Essay / Misc.

Amoebas for Jesus

JH Jowett jpg Words from J.H. Jowett, written in 1910:

It is possible to evade a multitude of sorrows by the cultivation of an insignificant life. Indeed, if it be a man’s ambition to avoid the troubles of life, the recipe is perfectly simple — let him shed his ambitions in every direction, let him cut the wings of every soaring purpose, and let him assiduously cultivate a little life, with the fewest correspondences and relations.

By this means a whole continent of afflictions will be escaped and will remain unknown. Cultivate negations, and large tracts of the universe will cease to exist. For instance, cultivate deafness, and you are saved from the horrors of discords. Cultivate blindness, and you are saved from the assault of the ugly. Stupefy a sense, and you shut out a world. And, therefore, it is literally true that if you want to get through the world with the smallest trouble you must reduce yourself to the smallest compass.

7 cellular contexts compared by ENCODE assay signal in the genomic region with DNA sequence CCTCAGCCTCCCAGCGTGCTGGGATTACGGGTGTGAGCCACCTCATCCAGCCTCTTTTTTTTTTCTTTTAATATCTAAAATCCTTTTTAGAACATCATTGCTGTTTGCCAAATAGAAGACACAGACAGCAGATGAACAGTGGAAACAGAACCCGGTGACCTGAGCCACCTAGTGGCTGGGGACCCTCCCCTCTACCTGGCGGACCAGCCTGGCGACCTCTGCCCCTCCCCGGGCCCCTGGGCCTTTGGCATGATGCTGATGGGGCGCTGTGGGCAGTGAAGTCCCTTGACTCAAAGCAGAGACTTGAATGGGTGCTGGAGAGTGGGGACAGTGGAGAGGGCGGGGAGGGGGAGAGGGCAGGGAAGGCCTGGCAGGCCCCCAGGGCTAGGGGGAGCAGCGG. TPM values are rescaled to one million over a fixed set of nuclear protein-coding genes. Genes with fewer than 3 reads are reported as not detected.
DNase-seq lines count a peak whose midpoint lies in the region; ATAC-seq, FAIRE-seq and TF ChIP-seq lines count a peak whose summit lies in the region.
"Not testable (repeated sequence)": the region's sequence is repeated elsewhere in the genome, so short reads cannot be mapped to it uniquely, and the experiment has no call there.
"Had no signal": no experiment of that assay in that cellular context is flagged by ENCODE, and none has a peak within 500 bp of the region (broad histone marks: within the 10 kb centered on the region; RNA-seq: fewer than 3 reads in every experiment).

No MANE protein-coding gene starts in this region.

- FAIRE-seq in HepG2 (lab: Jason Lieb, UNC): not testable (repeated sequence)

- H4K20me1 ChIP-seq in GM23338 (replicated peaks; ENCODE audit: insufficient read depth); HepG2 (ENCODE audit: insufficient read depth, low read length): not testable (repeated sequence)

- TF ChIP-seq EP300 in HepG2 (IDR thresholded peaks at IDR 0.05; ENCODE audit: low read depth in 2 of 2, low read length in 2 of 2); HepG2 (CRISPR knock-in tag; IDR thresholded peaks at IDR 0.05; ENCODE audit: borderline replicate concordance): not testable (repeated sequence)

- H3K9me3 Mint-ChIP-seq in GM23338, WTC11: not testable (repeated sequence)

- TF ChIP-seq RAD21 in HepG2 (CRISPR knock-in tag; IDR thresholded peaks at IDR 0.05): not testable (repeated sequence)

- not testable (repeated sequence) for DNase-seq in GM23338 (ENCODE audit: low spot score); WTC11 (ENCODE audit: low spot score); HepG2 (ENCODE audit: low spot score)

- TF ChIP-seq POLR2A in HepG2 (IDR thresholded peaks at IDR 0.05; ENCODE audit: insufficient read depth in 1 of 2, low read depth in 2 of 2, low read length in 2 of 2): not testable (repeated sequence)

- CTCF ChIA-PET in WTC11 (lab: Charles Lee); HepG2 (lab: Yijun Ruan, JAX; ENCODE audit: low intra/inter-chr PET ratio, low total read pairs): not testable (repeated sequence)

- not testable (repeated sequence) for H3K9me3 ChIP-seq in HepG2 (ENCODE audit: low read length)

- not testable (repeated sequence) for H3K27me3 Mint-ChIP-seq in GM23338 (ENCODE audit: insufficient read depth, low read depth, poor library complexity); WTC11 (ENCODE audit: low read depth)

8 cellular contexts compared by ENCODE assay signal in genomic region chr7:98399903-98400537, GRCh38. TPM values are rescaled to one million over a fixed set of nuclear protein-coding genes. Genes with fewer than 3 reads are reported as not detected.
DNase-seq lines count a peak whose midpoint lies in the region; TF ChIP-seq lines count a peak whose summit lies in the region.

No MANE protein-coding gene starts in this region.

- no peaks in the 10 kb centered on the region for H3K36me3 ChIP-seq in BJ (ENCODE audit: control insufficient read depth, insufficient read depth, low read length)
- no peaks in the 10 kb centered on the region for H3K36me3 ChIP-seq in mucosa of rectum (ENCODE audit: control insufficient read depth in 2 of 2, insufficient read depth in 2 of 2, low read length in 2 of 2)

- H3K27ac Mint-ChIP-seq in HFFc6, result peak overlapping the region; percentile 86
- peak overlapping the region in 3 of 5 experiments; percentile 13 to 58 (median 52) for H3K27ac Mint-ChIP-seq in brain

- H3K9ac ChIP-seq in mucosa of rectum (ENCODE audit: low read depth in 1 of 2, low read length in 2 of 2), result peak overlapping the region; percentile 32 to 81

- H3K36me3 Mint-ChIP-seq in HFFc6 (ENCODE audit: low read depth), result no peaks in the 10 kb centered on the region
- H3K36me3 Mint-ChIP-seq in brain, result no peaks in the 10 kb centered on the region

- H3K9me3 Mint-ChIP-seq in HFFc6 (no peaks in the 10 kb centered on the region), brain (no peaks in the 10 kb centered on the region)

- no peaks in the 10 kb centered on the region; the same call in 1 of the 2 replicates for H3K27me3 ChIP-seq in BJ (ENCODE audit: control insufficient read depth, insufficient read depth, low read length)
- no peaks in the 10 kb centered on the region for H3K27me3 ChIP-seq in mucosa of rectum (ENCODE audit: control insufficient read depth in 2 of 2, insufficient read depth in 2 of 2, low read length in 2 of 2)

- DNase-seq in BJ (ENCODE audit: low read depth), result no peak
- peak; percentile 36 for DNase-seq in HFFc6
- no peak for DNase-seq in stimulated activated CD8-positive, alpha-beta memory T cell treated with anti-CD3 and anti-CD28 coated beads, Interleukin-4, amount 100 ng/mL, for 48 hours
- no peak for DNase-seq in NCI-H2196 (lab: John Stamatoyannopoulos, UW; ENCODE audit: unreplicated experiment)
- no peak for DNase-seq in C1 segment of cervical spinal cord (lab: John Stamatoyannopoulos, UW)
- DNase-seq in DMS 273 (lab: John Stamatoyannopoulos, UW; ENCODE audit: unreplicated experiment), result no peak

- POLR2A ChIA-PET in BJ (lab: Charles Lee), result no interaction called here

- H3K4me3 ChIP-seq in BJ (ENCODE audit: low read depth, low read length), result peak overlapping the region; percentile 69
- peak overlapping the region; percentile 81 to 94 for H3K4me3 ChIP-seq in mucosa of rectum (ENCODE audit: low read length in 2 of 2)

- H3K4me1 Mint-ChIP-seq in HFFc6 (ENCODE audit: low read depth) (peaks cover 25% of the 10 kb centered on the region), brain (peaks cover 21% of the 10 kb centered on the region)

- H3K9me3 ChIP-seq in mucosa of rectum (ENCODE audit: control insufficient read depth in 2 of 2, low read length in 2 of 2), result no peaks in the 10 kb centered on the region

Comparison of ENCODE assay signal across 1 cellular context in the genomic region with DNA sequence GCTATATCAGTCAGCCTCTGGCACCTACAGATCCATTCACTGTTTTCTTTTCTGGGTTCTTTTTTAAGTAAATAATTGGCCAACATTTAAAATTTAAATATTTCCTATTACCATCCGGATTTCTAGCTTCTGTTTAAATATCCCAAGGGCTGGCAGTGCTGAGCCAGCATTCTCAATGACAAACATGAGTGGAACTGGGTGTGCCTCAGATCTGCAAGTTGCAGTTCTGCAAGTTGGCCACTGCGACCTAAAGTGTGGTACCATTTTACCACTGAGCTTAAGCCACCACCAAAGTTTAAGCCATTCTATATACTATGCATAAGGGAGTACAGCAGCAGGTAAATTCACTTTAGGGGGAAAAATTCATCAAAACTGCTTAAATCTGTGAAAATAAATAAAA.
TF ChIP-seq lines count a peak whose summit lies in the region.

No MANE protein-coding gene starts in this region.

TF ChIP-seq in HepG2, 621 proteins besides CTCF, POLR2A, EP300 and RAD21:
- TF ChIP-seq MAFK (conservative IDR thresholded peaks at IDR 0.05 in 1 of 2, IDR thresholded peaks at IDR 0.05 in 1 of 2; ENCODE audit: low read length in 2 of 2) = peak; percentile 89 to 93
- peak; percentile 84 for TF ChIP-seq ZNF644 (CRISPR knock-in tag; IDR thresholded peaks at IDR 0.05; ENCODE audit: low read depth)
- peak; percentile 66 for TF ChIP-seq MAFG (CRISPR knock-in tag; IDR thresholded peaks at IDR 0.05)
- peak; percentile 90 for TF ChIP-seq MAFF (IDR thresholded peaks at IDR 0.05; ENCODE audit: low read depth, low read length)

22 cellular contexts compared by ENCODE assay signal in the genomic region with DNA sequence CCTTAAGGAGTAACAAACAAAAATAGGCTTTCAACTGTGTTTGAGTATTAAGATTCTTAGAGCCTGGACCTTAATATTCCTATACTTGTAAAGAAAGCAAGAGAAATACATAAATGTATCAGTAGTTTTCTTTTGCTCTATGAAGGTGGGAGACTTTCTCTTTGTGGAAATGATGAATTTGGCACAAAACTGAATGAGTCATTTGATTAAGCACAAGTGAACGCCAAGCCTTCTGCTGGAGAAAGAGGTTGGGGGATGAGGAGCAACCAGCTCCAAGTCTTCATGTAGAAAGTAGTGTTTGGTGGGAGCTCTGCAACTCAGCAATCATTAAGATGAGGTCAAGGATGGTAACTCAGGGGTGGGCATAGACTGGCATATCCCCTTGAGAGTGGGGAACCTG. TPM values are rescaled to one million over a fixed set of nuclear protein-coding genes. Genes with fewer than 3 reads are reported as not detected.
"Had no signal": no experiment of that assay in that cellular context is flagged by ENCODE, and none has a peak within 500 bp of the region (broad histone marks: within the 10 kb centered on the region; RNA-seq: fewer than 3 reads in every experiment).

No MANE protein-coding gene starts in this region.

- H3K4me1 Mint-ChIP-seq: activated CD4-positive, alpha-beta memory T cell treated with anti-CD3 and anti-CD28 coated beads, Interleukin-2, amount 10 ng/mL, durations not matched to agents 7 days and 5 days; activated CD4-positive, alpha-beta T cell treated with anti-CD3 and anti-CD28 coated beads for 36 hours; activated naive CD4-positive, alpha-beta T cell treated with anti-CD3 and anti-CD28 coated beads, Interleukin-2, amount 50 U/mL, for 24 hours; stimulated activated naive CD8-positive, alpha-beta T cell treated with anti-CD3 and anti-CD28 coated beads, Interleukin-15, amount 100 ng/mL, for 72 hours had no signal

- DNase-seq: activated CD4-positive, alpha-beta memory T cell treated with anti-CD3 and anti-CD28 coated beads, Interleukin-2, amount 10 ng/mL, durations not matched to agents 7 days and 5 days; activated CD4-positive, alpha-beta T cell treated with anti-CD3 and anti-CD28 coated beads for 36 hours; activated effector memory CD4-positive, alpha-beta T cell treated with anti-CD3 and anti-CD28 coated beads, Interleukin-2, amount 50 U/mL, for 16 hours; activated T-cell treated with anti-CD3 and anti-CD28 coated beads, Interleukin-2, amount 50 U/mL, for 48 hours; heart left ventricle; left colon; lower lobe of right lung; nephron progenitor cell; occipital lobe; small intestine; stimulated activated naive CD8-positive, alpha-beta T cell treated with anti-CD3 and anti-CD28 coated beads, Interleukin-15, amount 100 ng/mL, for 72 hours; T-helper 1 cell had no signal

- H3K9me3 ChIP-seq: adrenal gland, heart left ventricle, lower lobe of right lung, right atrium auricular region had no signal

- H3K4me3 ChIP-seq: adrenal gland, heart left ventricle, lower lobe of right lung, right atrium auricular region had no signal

And, indeed, that is why so many people, and even so many professedly Christian people get through life so easily, and with a minimum acquaintance with tribulation. It is because they have reduced their souls to a minimum, that their course through the years is not so much the transit of a man as the passage of an amoeba.

They have no finely organized nervous system, or they have deadened and arrested the growth of one nerve after another; they have cut the sensitive wires which bind the individual to the race, and they are cosily self-contained, and the shuddering sorrow of the world never disturbs their seclusion. Tiny souls can dodge through life; bigger souls are blocked on every side.

As soon, therefore, as a man begins to enlarge his life, his resistances are multiplied. Let a man tear out of his soul the petty selfish purpose and enthrone a world purpose, the Christ purpose, and his sufferings will be increased on every side. Every addition to spiritual ambition widens the exposure of the soul, and sharpens its perception of the world’s infirmity and the sense of its own restraints.

– – John Henry Jowett (1864 – 1923), The School of Calvary, chapter 4.

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